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Random Graphs [Hardcover]

Svante Janson , Tomasz Luczak , Andrzej Rucinski

List Price: CDN$ 187.99
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Book Description

March 13 2000 0471175412 978-0471175414 1
A unified, modern treatment of the theory of random graphs-including recent results and techniques
Since its inception in the 1960s, the theory of random graphs has evolved into a dynamic branch of discrete mathematics. Yet despite the lively activity and important applications, the last comprehensive volume on the subject is Bollobas's well-known 1985 book. Poised to stimulate research for years to come, this new work covers developments of the last decade, providing a much-needed, modern overview of this fast-growing area of combinatorics. Written by three highly respected members of the discrete mathematics community, the book incorporates many disparate results from across the literature, including results obtained by the authors and some completely new results. Current tools and techniques are also thoroughly emphasized. Clear, easily accessible presentations make Random Graphs an ideal introduction for newcomers to the field and an excellent reference for scientists interested in discrete mathematics and theoretical computer science. Special features include:
* A focus on the fundamental theory as well as basic models of random graphs
* A detailed description of the phase transition phenomenon
* Easy-to-apply exponential inequalities for large deviation bounds
* An extensive study of the problem of containing small subgraphs
* Results by Bollobas and others on the chromatic number of random graphs
* The result by Robinson and Wormald on the existence of Hamilton cycles in random regular graphs
* A gentle introduction to the zero-one laws
* Ample exercises, figures, and bibliographic references

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"Details developments in the theory of random graphs over the past decade, providing a much-needed overview of this area of combinatorics." (SciTech Book News, Vol. 24, No. 4, December 2000)

The book is well written, and the material is well chosen. (Bulletin of the London Mathematical Society, Volume 33, 2001)

"It is fifteen years since Bollobas's monograph appeared, and this new definitive work should take us through the next fifteen. Such is the importance and appeal of this book that is should find its way onto the shelves no only of those working directly in the area of random graphs, but also anyone with a more general interest in combinatorics, probability theory, or certain aspects of computer science." (Mathematical Reviews, Issue 2001k)

"...a beautiful presentation of new developments in the asymptotic theory of random graphs." (Zentralblatt MATH, Vol. 968, 2001/18)

"An introduction to the subject as well as a resource for those working in the field." (American Mathematical Monthly, January 2002)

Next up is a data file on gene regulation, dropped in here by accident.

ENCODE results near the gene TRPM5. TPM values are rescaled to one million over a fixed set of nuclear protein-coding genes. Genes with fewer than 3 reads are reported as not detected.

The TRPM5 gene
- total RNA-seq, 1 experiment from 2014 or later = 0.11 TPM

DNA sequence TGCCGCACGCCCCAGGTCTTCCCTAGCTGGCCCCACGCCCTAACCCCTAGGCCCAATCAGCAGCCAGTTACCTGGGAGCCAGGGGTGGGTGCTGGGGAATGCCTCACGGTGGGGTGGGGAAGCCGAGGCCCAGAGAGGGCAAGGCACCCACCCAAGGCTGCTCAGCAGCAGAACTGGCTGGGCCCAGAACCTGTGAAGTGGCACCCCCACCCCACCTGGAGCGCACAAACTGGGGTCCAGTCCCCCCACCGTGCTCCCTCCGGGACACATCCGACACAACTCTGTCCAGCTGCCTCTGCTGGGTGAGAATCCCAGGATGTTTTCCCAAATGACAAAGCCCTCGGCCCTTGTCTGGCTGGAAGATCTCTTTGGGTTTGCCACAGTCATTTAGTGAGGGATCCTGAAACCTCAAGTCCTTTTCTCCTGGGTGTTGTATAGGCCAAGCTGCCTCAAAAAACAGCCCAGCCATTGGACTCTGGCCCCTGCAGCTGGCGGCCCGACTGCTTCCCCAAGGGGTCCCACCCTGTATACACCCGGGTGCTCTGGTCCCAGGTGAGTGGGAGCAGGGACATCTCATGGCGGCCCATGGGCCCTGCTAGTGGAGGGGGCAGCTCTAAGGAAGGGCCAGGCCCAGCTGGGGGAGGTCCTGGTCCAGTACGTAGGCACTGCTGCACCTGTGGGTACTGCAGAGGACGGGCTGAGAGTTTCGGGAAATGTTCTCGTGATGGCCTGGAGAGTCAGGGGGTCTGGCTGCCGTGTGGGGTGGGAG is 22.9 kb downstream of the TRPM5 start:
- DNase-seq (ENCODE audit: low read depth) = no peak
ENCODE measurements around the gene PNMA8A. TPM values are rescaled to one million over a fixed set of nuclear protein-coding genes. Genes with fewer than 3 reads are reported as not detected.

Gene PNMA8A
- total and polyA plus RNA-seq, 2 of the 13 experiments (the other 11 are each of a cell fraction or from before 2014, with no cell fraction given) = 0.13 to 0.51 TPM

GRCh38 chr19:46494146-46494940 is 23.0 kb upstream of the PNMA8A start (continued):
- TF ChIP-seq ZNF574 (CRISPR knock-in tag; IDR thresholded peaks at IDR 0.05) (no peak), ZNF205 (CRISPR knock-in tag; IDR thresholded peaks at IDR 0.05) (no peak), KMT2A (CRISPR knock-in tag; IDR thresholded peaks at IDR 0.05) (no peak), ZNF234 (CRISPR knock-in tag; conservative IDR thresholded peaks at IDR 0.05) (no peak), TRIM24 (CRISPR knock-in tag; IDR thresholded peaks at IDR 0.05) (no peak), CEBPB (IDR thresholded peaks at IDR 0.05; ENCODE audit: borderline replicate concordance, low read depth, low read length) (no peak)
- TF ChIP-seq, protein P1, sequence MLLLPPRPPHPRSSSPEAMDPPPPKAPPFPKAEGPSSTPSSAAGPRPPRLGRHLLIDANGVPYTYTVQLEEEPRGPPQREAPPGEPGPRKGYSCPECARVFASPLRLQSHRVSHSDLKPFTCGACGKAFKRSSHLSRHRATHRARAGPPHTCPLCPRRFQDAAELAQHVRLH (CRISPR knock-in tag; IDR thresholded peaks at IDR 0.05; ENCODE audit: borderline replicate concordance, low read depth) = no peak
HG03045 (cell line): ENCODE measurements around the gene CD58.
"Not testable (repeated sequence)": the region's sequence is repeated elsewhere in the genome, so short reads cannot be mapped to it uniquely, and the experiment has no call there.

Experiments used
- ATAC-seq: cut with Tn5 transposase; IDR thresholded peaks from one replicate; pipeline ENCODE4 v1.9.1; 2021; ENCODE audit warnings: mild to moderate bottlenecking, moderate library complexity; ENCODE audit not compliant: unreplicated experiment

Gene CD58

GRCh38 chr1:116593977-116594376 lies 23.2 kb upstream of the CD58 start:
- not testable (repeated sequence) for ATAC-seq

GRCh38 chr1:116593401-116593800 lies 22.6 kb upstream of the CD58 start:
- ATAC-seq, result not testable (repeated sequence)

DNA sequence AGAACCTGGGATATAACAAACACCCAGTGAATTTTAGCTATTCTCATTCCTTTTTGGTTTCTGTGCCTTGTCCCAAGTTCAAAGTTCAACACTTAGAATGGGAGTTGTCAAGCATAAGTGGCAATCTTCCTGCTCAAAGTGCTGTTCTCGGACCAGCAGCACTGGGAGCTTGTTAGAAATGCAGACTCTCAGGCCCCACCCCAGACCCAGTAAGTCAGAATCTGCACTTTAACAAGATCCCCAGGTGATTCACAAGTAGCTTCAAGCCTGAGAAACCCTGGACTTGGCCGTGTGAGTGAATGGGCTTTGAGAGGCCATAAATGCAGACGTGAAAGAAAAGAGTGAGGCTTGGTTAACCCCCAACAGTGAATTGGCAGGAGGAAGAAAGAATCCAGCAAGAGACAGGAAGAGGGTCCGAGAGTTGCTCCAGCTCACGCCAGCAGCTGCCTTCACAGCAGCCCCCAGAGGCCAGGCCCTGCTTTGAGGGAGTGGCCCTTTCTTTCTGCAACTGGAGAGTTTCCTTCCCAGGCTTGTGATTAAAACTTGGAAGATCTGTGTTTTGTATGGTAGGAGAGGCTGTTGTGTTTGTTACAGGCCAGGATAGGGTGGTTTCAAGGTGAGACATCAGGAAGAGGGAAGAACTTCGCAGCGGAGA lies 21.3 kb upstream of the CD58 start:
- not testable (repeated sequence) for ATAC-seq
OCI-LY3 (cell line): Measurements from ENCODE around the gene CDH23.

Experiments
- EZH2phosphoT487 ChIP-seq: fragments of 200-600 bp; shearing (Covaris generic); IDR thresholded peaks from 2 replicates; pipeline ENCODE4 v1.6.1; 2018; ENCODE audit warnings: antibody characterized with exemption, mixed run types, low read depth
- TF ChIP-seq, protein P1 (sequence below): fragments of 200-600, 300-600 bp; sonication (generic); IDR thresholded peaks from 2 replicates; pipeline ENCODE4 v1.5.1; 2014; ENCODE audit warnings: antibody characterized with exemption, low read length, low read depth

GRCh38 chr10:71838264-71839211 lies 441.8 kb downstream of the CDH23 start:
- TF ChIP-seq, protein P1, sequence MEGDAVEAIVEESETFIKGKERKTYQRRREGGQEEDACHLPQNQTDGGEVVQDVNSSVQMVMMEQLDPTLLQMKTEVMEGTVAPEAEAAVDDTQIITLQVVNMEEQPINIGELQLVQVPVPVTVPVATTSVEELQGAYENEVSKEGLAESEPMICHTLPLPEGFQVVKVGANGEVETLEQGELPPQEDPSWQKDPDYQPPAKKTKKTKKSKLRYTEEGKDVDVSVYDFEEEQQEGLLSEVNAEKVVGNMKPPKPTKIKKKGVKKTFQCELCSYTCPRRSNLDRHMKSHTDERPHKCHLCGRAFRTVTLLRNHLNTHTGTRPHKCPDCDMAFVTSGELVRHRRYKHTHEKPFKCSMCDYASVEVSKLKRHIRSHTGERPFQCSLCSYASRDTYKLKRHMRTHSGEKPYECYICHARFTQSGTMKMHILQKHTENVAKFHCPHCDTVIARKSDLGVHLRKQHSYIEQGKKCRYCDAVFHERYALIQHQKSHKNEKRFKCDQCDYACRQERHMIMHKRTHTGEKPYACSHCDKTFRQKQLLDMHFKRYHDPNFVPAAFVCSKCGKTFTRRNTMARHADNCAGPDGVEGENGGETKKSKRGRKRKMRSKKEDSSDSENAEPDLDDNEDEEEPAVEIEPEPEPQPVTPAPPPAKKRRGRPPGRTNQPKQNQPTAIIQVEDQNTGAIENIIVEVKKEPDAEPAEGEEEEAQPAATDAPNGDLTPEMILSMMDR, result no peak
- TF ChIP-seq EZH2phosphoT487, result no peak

From the Publisher

Presents refereed papers by international experts regarding such diverse areas of interest as: random mappings and permutations, quasirandom graphs, random walks on trees, degree sequences, random matroids, central limit theorems, percolations and random subgraphs of the n-cube. Features an appendix of open problems from the conference. --This text refers to an alternate Hardcover edition.

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First Sentence
The notion of a random graph originated in a paper of Erdos (1947), which is considered by some as the first conscious application of the probabilistic method. Read the first page
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Front Cover | Copyright | Table of Contents | Excerpt | Index | Back Cover
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Most Helpful Customer Reviews on Amazon.com (beta)
Amazon.com: 2.0 out of 5 stars  1 review
5 of 5 people found the following review helpful
2.0 out of 5 stars No Match for Bollobas' Book on the same Subject Dec 30 2007
By PST - Published on Amazon.com
The book claims to be a successor of Prof. Bollobas' book of the same title. Unlike Prof. Bollobas' book, I do not think this one is a very good textbook: The proofs of many theorems are not given, but the reader is directed to some source; these theorems are not of some unrelated subject, but their topic is random graphs. These unproven theorems are then used in the sequel to prove other theorems.
Furthermore, many proofs are delegated to "Excercises!", but no solutions are given.
Thirdly (at least for me, I am not a professional mathematician), the presentation is at very uneven levels: Very easy derivations and extremely hard derivations are mixed together, it seems the authors have little feel for the difficulty of their exposition.

On the positive side: The book is vitually typo-free, and the section on inequalities is much clearer -actually very good!- than the one in Prof. Bollobas's book.

A curious aside: two pages (pages 180, 181) were simply missing, and they were also missing in a second copy I ordered. Neither Amazon, nor the publisher (Wiley) were of any help getting those two pages.

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